To generate the calibration spectrum, the vibration of the flow of the liquid metal 12 passing through the ceramic tube 20 is analyzed by the signal processor 36 in the manner described above for approximately three to fifteen seconds. This information is then fed into the comparator 42.

After the calibration spectrum is generated and fed into the comparator 42, the vibration of the flow of the liquid metal 12 passing through the ceramic tube 20 is analyzed by the signal processor 36 in the manner described above to generate the data spectrum. The comparator 42 of the signal processor 36 then compares the intensity of the frequency of vibration of the flow of liquid metal 12 traveling through the ceramic tube 20, i.e. the data spectrum, with the standard deviation applied to the calibration spectrum to generate the spectral comparison data 44 which is fed into the CPU 46. The data spectrum is constantly updated and compared with the standard deviation applied to the calibration spectrum to reflect the latest flow conditions.

The CPU 46 analyzes the spectral comparison data 44 to determine if the data spectrum is within the standard deviation applied to the calibration spectrum. If the spectral comparison data 44 determines that the data spectrum deviates outside the standard deviation applied to calibration spectrum, the CPU 46 is programmed to determine the extent of the deviation, e.g. how much the data spectrum deviates from the calibration spectrum, and for how long. If the deviation is determined by the CPU 46 to be acceptable, a positive status signal is passed to the operator signal panel 56. If the deviation is determined by the CPU 46 to be unacceptable, the status signal 54 declares an alarm state. This information is passed to the operator signal panel 56 to inform the operator of the signal panel 56 of the alarm state so that he can initiate closure of the valve 22, if appropriate. Alternatively, the status signal 54 in the alarm state can initiate automatic valve closure of the valve 22.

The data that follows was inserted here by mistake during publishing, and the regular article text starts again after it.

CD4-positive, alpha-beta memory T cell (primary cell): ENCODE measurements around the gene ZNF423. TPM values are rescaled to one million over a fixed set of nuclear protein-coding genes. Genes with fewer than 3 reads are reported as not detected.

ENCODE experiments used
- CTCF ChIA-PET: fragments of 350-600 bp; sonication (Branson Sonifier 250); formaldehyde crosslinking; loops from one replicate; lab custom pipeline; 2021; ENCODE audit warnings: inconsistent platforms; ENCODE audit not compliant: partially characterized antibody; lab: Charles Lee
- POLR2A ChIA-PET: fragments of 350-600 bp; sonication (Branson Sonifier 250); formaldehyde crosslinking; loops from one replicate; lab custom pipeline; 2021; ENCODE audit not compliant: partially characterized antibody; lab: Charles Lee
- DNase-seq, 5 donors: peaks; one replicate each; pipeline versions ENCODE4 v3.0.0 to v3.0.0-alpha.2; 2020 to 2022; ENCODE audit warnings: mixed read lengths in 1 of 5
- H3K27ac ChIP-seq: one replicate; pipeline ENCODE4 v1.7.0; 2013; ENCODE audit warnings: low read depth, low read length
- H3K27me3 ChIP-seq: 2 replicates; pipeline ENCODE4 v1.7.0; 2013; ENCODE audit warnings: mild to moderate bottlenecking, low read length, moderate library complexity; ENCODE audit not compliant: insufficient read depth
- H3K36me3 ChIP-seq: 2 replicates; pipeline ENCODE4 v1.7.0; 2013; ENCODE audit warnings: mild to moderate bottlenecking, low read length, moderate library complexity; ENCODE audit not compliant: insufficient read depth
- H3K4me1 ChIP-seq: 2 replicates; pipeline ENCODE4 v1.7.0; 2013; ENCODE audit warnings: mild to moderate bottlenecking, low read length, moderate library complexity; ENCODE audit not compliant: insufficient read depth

Once the valve 22 is closed, the ladle 10 is replaced with another ladle filled with liquid metal, not shown. When the amount of liquid metal contained in the second ladle approaches 15-20 tons, the method and apparatus 28 is again turned on and operated in the manner described above. A new calibration spectrum is generated and applied to the preprogrammed standard deviation and compared to a data spectrum in the manner described above. This is a continuous process.

Although the present invention has been described in relation to particular embodiments thereof, many other variations and modifications and other uses will become apparent to those skilled in the art. It is preferred, therefore, that the present invention be limited not by the specific disclosure herein, but only by the appended claims.

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SU1488308A1 * Title not available
Referenced by
Citing PatentFiling datePublication dateApplicantTitle
US5884685 *Mar 26, 1996Mar 23, 1999Nippon Steel CorporationQuality prediction and quality control of continuous-cast steel
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US6250367 *Oct 8, 1999Jun 26, 2001Sansha Electric Manufacturing Company, LimitedMolten metal pouring timing determining apparatus and casting machine
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Classifications
U.S. Classification73/649, 164/453, 73/1.83, 164/155.1, 164/150.1
International ClassificationG01F1/66, G01N29/14, G01N29/02, G01N29/12
Cooperative ClassificationG01N2291/014, G01N2291/02836, G01N29/449, G01N2291/0252, G01N29/14, G01F1/666
European ClassificationG01N29/14, G01F1/66E, G01N29/44S
Legal Events
DateCodeEventDescription
Dec 1, 2008REMIMaintenance fee reminder mailed
Nov 26, 2008FPAYFee payment
Year of fee payment: 12
Nov 29, 2004FPAYFee payment
Year of fee payment: 8
Oct 9, 2002ASAssignment
Owner name: VESUVIUS CRUCIBLE COMPANY, DELAWARE
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Effective date: 20020724
Sep 4, 2002ASAssignment
Owner name: VESUVIUS CRUCIBLE COMPANY, DELAWARE
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Jun 3, 1996ASAssignment
Owner name: ADVENT PROCESS ENGINEERING, INC., CANADA
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Owner name: APA SYSTEMS, GENERAL PARTNERSHIP-DELAWARE, ILLINOI
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Effective date: 19960521